“And then I had that part and I was like okay, this is cool, but I don’t know if I can use this … it’s so simple. Star Wars music is so complex. There’s so many things happening. And so I put that aside and I sat down with the drums, played a groove and then went to the piano and wrote the whole song. And then I was like, okay, what about the whole flute thing? Like what if I make that as the intro? So I went back and put [the flute] at the beginning.”

A couple of days later, Göransson went to the studio to visit Favreau and producer-writer-director Dave Filoni. While in the elevator on their way to the studio, Göransson played the theme on his phone. Favreau and Filoni looked at each other within seconds of hearing the first notes.

Filoni declared: “That’s it! That’s it!”

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Nolan and Zimmer had a symbiotic relationship during their time collaborating on the Dark Knight trilogy and “Inception.” Göransson was a fan of everything the two had done together, saying the music is so good it can be listened to on its own without the movie.

“I read the script for Tenet and my mind was blown,” Göransson said. “I’ve never read anything like that. I was like, how do we do this?”

Göransson’s first thought was to concentrate on one of “Tenet’s” time-bending themes: inversion.

“There’s so many ways you can invert music,” Göransson said. “Bach did it hundreds of years ago. You write music on the page and when you come to the bottom, you play it, you reverse it. So you just play from the bottom up. Those are the basic ideas of inversion. What I created is 10 steps further in that. You write a piece of music and then you revert it on your computer and then can you make it sound the same.”

‘Black Panther’ and ‘Wakanda Forever’

Göransson told Coogler that they had to record in Africa to get the true sound he felt the movie deserved. So he traveled to Senegal and South Africa to create a sound that is now synonymous with Marvel’s top Black superhero.

But the death of Chadwick Boseman forced Göransson to create a score for “Wakanda Forever” that dealt with pain, triumph over grieving, and the introduction of a new, female Black Panther and her fierce rival, Namor.

“It was tough,” Göransson said. “We established a world and we were going to continue that and take it to new places. [‘Wakanda Forever’] called for something completely different. We had to create something completely new for Namor and his people, inspired by Mayan culture. That was a challenge within itself because all the music from the Mayan times is gone. That was erased. No one knows what that sounds like.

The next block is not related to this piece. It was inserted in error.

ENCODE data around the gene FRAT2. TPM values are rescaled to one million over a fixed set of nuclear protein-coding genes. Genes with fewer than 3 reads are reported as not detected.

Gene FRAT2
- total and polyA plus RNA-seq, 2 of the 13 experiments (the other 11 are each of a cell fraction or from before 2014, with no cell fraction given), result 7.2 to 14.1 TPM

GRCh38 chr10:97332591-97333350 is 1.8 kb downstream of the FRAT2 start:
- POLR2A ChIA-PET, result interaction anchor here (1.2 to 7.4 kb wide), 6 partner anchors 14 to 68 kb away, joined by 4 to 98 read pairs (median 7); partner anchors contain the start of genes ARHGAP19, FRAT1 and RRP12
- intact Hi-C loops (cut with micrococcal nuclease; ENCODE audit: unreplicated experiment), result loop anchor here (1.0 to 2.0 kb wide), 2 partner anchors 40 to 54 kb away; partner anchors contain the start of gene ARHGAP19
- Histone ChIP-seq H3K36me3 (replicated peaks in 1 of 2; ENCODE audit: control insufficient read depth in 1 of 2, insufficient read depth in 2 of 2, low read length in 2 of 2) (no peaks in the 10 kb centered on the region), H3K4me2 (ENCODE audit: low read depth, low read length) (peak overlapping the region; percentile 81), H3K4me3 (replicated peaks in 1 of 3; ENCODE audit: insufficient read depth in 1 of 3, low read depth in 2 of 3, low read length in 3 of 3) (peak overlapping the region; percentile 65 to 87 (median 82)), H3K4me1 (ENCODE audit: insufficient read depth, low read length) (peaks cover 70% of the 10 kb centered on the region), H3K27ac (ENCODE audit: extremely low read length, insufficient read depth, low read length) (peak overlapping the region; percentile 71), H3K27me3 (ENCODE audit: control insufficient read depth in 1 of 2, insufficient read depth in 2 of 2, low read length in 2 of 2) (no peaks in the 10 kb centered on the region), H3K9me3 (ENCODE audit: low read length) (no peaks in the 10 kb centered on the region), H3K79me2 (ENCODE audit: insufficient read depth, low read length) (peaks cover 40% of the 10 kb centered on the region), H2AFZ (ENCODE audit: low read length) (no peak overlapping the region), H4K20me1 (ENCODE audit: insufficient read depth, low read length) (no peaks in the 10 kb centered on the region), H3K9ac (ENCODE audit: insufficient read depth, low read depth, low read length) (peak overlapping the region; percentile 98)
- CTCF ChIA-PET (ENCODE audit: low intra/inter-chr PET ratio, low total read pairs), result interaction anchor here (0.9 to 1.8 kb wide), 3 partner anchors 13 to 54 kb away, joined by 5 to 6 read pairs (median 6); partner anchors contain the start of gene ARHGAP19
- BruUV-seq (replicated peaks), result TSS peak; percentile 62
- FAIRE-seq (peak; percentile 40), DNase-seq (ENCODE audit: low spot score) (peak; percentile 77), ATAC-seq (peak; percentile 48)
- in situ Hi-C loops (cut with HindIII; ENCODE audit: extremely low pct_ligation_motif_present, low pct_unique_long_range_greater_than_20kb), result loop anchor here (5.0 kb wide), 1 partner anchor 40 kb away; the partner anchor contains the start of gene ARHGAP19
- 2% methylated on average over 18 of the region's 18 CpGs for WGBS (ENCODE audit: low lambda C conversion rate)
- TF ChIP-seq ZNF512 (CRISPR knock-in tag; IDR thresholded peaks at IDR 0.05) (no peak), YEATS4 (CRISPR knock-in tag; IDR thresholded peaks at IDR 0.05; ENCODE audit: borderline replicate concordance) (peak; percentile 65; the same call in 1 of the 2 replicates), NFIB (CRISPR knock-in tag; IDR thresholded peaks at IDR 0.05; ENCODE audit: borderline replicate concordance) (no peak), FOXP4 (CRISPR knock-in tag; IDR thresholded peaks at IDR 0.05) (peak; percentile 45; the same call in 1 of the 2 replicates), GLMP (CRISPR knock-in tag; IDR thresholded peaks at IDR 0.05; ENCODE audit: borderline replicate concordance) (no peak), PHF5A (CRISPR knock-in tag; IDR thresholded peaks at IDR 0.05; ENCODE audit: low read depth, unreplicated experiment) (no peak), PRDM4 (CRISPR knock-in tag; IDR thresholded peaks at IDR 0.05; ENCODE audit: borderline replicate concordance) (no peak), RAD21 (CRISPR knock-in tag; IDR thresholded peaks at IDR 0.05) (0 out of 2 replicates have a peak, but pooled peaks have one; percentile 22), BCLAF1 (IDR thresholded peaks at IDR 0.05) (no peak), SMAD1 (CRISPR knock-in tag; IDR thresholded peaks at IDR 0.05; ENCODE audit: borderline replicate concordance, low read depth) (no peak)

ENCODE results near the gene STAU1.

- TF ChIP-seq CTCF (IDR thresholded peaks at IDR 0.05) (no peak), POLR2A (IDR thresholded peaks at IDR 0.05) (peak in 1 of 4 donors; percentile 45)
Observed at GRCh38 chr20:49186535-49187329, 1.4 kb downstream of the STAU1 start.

“But there’s experts in Mexico, archaeologists and musicians, that have been digging out the graves and finding instruments from that era. So I spent a month in Mexico recording those musicians, trying to reimagine what the Mayan sounds could have been. For the Wakanda part of it I actually went to Lagos, half the days working with musicians and building the sounds and the other half with Nigerian artists writing on the songs.”

As much as Göransson prides himself on creating something new for old worlds, there are times when the original source material is useful.

“I tried for a new sound. And it was pretty successful,” Göransson said of his musical theme for Michael B. Jordan’s titular character. “All the sounds are new, but the feeling of [the movie] is infused with some of the tonality and the emotionality of the Rocky franchise.

“We saw it, and at the very last second Ryan was like … in the end, in that final fight, should we put that [Rocky theme] in there? Or should we just make it our own? It was a long conversation. We ended up putting the Rocky fanfare in the final fight. We both looked at each other and said this feels right. When I saw [‘Creed’] later on in the theater, seeing old men screaming and shouting … I was thinking, we really made the right decision there.”